They will have to follow this up at the weekend or it presents another false dawn for Leeds United. Jesse Marsch certainly needed it, victory inspired by the sparkling Willy Gnonto, to back up claims that they are turning a corner.
Cardiff City, amid a similarly wretched run and who sacked Mark Hudson at the weekend, were very friendly opponents last night – far friendlier than the dramatic draw in Wales earlier in the month.
Marsch will hope that in time he ends up viewing this replay as a blessing, the night Leeds found themselves again after only two wins in 17. That will become more apparent when Brentford come here on Sunday. Two points off the bottom three, that is eminently more important than reaching a fourth-round tie against either Accrington or Boreham Wood.
Patrick Bamford scored twice as Leeds thrashed Cardiff 5-2 in their FA Cup third-round replay
But for the night, it was admiring the brilliance of Willy Gnonto, the 19-year-old injecting life into the club. And revelling in Patrick Bamford’s continued return to fitness, with a double off the bench.
Gnonto first though. Often the best way to describe a goal like this is through the reaction of those watching. Not necessarily when it hits the net, but after the replay on the big screen.
Elland Road knew what had just happened but took a sharp intake of breath anyway as Rodrigo, who had intelligently dropped off the front, was shown clipping a pass just over the back of Cardiff right back Tom Sang.
Gnonto, inside the box, had somehow swivelled his body 45 degrees as the cross dropped over Sang but was going with his wrong foot. It suited the left, he went with the right. And then the new darling of these parts executed a volley that had all the hallmarks of Paolo Di Canio’s for West Ham against Wimbledon 23 years ago.
Teenager Wilfried Gnonto scored a superb scissor kick to fire Leeds ahead in the first minute
In fact, it was pretty much a carbon copy. Airborne beauty, poor Jak Alnwick waving it in. After the intake, Elland Road’s involuntary squeal spoke to quite how audacious the strike was. It owned Di Canio’s purity, too. And yes, the home supporters briefly sung the song with the original lyrics.
So Leeds had led within 29 seconds, leaving Georginio Rutter suitably impressed while sat in the directors’ box. Rutter, the £35.5million capture from Hoffenheim, had happily taken selfies with fans before receiving a standing ovation when paraded on the pitch later on.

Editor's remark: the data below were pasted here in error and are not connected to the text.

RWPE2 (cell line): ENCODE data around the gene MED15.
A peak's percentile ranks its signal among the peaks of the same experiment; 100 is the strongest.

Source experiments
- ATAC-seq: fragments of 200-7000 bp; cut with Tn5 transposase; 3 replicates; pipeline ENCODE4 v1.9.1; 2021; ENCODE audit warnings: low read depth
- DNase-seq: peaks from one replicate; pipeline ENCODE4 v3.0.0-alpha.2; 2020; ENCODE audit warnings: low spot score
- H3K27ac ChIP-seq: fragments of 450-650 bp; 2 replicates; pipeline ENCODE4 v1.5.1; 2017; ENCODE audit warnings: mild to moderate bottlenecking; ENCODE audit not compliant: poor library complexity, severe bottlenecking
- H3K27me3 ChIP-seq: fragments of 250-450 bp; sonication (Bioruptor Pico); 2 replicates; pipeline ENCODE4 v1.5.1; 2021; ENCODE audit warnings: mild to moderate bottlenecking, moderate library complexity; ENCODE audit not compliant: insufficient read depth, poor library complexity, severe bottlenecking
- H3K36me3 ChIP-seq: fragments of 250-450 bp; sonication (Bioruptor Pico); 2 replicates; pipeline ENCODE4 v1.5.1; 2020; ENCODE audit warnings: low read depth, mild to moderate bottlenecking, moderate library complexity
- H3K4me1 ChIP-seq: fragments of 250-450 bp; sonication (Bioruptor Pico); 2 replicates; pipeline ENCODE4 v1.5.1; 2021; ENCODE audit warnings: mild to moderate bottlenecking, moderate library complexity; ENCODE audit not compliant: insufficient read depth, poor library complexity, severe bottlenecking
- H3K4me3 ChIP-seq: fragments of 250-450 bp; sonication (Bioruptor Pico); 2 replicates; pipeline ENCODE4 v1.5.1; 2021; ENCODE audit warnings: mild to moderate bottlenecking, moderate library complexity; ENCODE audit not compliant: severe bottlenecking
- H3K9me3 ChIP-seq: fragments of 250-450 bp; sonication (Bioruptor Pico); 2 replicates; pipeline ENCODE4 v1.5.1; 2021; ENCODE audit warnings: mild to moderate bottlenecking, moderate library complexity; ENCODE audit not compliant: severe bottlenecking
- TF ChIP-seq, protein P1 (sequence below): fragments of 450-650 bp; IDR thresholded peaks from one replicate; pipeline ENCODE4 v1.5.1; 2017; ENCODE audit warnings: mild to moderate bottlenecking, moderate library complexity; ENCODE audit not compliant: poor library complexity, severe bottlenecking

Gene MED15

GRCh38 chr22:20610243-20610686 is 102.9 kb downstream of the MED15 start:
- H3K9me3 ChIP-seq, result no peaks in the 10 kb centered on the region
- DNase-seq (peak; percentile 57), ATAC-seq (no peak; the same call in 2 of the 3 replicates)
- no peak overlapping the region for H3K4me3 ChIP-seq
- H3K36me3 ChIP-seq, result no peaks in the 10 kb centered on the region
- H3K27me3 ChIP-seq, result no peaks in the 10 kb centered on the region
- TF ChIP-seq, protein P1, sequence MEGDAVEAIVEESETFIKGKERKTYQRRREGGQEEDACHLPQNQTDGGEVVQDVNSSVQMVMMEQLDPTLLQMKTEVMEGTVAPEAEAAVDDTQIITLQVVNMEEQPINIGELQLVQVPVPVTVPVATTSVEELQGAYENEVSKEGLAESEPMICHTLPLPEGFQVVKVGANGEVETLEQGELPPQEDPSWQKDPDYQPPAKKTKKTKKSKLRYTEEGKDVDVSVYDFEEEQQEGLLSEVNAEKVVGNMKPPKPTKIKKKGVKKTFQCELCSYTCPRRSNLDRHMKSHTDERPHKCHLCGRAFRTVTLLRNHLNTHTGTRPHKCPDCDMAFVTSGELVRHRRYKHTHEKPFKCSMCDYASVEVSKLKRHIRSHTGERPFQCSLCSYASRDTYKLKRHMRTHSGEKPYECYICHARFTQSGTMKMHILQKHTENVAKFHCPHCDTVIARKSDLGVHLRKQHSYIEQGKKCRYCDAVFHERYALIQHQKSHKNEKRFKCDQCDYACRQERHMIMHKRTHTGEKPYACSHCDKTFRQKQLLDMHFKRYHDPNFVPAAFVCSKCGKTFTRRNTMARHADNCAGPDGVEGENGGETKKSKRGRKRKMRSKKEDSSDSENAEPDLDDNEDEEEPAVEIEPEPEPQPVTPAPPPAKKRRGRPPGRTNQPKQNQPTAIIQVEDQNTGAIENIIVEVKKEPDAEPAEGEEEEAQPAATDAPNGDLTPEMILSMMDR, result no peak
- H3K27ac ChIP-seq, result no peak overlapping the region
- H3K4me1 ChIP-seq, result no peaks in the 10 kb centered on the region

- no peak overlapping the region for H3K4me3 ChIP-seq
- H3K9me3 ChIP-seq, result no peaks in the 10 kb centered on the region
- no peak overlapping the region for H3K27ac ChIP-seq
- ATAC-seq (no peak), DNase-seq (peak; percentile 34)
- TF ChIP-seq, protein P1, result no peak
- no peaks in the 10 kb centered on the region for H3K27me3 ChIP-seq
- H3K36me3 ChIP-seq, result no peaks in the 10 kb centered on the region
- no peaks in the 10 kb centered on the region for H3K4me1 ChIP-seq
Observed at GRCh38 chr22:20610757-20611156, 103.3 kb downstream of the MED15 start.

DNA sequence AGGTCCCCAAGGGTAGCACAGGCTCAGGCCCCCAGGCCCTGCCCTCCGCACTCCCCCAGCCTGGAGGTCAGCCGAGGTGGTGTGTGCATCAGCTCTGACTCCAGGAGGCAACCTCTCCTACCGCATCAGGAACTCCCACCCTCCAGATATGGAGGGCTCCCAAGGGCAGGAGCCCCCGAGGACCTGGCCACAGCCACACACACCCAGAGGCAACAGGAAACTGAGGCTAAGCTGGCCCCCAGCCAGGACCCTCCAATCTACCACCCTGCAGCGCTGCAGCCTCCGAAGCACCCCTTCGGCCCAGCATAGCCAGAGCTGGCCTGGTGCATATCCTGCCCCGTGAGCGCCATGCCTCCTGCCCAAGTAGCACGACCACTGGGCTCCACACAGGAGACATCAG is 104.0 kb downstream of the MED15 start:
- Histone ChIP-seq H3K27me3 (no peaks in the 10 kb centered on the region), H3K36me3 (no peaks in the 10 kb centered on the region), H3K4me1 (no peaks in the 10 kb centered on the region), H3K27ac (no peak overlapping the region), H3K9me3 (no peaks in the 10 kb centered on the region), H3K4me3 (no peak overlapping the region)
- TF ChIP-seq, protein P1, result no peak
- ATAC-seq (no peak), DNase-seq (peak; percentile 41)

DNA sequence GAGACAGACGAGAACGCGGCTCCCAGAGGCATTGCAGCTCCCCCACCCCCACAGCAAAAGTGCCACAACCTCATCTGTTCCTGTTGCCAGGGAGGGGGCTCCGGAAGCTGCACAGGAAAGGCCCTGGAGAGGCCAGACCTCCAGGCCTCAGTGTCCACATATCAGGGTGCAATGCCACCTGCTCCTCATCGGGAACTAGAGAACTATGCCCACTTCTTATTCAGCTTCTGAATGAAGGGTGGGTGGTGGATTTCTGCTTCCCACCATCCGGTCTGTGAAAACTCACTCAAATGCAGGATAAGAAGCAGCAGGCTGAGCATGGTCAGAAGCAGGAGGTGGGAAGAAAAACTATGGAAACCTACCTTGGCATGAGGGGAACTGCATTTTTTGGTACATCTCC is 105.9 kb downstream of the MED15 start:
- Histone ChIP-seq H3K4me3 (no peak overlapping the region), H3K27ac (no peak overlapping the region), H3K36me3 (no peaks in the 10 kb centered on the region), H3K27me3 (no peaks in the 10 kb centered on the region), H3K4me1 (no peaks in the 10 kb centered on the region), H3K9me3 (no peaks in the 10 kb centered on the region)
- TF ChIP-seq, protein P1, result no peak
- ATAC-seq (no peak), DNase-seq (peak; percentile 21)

Rutter, seemingly a show of faith in Marsch and signed for additional firepower in forward areas, will have been enthused by the chances on offer. And two more fell to Gnonto. The first really ought to have flown beyond Alnwick again, bundling over Sam Greenwood’s cross from inside the six-yard box.
Rodrigo kept up his solid goal scoring form with Leeds’ second midway through the first half
Gnonto then forced the Cardiff goalkeeper into tipping an effort past the post as Leeds broke at pace in a way that will have buoyed Marsch, while Joel Bagan scampered back to divert Greenwood’s shot off the line from Gnonto’s square ball.
Leeds were up and doubled their lead 11 minutes before the break. Jack Harrison pulled the strings off the left and cut through Cardiff with one pass. The Championship side could not cope with transitions and only watched as Harrison found Rodrigo. The Spain international sat Alnwick down and rolled into the opposite corner.
And the thing for Leeds to hold onto here was a relentlessness, continuing to pick Cardiff off to stretch the game. Harrison progressed through the middle third and the Welsh side furiously backpedalled. Gnonto was away, fiercely hitting early to catch Alnwick cold at his near post after 37 minutes.
Bamford scored twice in the second half to put the game beyond out of sight for the Bluebirds
Poor Dean Whitehead, Cardiff’s interim coach, could only stare into the distance. Whitehead barely moved six minutes later when they seemed to get one back – Curtis Nelson nodding in from a corner, only for VAR to intervene and rule that Andy Rinomhota, vaguely stood in Illan Meslier’s line of sight, was offside. But who knows that law anymore?
Gnonto was later withdrawn, afforded time to milk the applause. Bamford had his moments too, scoring for the second consecutive game since a lengthy injury when precisely side-footing home a long through ball when the visitors had stepped up too high. The second came soon after, cleverly poking in with no back lift.
Callum Robinson’s late consolation barely registered, although the way in which Leeds then conceded an even later penalty for a daft handball – also dispatched by Robinson – took some shine off the night.